If you’re a parent interested in the eligible dependant tax credit, then being aware of the rules and regulations is crucial. The reason why is quite simple. There are a number of rules involved in the eligible depend tax credit which could prevent you from eligibility. It’s also important to note that the dependant does not have to be under the age of 18.
First, you must meet all of the following conditions:
• You did not have a spouse or common-law partner or, if you did, you were not living with, supporting, or being supported by that person (i.e. you are single);
• You supported a dependant throughout the year; AND
• You lived with the dependant (in most cases in Canada) in a home that you maintained.
Please take note that you cannot claim this amount for a person who was only visiting you. In addition, at the time you met the above conditions, the dependant must also have been either:
• Your parent or grandparent by blood, marriage, common-law partnership, or adoption; or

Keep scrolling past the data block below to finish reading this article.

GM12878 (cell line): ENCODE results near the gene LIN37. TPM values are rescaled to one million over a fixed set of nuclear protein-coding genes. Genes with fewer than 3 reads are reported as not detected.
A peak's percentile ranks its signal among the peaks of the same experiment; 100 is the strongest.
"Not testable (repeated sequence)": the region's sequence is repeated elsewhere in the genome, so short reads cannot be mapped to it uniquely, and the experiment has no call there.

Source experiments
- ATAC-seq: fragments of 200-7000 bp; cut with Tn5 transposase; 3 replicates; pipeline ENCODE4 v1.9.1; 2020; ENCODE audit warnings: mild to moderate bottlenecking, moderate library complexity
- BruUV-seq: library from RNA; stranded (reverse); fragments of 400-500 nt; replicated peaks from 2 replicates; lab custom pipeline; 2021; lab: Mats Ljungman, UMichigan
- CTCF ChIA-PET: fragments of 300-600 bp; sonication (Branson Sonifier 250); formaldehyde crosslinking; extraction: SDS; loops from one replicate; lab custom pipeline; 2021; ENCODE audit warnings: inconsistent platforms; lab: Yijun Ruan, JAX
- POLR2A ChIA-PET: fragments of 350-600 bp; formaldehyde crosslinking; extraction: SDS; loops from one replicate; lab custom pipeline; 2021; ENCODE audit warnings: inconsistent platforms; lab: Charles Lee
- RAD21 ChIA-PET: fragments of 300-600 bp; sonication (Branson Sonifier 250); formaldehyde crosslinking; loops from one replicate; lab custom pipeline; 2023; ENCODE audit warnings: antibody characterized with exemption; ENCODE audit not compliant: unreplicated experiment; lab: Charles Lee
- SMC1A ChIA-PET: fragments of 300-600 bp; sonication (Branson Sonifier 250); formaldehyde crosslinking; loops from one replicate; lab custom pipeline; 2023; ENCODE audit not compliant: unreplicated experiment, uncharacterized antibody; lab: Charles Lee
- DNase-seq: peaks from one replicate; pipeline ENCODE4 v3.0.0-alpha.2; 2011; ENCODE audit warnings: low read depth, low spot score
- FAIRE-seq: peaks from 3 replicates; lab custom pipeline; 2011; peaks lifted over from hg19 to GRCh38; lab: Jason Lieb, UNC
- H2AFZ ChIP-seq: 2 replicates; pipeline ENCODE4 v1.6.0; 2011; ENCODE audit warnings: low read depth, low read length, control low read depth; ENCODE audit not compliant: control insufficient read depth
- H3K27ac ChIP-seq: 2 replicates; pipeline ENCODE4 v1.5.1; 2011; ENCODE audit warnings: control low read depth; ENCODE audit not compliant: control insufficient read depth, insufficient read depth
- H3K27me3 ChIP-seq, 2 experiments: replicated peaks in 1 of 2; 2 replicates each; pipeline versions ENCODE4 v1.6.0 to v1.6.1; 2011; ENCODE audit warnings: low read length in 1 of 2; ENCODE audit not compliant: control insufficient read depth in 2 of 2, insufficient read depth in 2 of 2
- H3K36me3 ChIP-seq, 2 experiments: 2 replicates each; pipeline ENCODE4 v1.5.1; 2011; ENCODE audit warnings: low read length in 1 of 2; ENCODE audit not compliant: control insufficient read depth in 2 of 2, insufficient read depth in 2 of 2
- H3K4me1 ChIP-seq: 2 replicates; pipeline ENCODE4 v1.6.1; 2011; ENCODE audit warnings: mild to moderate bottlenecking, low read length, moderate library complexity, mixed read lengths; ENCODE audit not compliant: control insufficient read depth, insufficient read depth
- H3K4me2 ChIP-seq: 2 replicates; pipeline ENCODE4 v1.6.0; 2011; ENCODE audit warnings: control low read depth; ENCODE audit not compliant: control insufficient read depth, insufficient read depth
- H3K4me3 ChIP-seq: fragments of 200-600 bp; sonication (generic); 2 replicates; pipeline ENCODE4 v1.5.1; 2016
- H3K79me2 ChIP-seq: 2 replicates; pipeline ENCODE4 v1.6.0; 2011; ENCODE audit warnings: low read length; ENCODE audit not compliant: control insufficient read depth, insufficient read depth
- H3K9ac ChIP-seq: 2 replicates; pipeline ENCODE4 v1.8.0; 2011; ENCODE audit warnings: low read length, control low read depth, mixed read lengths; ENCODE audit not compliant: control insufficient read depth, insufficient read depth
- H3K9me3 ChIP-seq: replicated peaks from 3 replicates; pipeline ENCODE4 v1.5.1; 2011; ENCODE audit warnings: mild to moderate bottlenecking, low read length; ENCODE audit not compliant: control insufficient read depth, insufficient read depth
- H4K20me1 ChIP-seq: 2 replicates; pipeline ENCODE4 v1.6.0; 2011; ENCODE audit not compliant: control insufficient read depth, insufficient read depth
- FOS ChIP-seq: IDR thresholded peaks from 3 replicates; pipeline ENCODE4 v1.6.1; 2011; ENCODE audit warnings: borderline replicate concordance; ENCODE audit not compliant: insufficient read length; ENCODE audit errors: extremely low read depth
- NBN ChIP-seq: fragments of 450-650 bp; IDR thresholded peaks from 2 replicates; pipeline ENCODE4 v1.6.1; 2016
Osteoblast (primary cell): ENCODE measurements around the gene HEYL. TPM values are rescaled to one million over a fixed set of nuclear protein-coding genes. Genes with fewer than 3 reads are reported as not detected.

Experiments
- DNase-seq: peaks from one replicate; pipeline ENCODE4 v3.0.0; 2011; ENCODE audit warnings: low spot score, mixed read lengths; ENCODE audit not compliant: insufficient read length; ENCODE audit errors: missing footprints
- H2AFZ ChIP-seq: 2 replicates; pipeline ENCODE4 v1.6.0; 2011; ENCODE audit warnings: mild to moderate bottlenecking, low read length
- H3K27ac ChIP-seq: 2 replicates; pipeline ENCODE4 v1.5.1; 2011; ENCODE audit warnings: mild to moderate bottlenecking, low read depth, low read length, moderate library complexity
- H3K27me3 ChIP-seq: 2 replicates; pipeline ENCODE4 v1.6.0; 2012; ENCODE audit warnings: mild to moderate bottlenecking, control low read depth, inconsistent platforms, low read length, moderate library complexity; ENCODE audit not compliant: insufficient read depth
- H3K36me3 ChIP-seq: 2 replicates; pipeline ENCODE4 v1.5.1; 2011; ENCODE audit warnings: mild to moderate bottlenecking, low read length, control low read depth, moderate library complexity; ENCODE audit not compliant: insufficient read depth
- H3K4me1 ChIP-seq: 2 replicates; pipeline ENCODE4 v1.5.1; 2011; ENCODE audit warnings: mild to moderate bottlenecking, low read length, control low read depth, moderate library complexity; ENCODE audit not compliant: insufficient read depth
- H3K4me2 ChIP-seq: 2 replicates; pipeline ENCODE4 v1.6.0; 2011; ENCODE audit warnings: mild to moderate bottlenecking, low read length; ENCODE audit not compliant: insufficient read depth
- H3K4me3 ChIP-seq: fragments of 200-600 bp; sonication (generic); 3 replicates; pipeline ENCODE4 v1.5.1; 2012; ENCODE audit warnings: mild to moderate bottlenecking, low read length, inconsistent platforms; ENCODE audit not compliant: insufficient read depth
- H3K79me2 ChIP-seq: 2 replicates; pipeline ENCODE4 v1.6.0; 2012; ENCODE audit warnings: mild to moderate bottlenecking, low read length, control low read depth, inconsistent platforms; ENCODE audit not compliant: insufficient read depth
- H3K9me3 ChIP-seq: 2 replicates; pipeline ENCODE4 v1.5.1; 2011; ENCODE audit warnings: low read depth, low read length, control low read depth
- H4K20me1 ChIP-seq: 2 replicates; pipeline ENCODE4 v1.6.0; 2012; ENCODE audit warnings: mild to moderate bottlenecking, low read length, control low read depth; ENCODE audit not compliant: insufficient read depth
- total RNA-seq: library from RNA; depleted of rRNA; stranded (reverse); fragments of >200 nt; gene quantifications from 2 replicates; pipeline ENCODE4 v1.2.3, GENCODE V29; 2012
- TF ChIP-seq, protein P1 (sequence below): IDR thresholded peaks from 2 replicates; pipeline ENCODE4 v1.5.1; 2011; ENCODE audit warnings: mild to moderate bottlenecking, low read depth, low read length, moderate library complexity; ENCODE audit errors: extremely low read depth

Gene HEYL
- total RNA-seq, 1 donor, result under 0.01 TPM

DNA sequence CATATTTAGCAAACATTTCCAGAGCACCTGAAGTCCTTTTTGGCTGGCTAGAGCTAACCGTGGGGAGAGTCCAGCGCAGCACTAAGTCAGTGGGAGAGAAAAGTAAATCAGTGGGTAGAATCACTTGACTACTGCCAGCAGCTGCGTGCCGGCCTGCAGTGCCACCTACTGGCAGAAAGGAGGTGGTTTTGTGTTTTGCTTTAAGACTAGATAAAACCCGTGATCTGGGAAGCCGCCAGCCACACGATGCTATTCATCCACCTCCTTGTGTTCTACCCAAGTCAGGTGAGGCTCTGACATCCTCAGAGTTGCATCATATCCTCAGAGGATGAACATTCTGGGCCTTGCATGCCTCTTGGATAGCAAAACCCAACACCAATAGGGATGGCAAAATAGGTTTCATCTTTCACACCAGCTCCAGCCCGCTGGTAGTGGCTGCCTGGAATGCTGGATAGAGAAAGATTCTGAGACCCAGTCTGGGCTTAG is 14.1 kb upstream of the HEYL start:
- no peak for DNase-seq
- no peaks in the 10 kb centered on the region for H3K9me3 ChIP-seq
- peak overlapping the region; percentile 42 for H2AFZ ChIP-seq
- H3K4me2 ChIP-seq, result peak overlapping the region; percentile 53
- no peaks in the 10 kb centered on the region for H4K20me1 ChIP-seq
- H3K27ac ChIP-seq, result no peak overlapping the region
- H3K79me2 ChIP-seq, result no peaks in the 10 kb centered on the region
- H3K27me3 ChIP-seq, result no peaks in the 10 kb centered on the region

• Your child, grandchild, brother, or sister by blood, marriage, common-law partnership, adoption and under 18 years of age or had an impairment in physical or mental functions.
The dependant must not earn more than $11,038 in net income for the year. If you claim the family caregiver amount on behalf of your dependant, the dependant must not earn more than $13,078 in the year. If you include money received through the Universal Child Care Benefit (or the “UCCB”) on your child’s tax return, be sure to include this amount in his or her net income.
Exceptions to Eligibility
But there are exceptions to everything. For instance, if you are single and your child resides part time with you and part time with your former spouse, only one of you can claim the tax credit. Another example is if your mother is dependant on you but your father claims the credit, you cannot claim her as a dependant.
Subsection 118(5) of the Income Tax Act highlights the case of divorce relating to the dependant tax credit. It states that if a Judge orders one parent pay child support to the other, then the parent paying the support cannot claim the tax credit.
However, because this is tax law, there is an exception to the exception! If a Judge orders that both parents have to pay child support to the other than one of the parents is in face entitled to claim the credit.
With this in mind, if you are interested in claiming this tax credit, be sure to review and understand the above rules and requirements in order to ensure your eligibility to the program.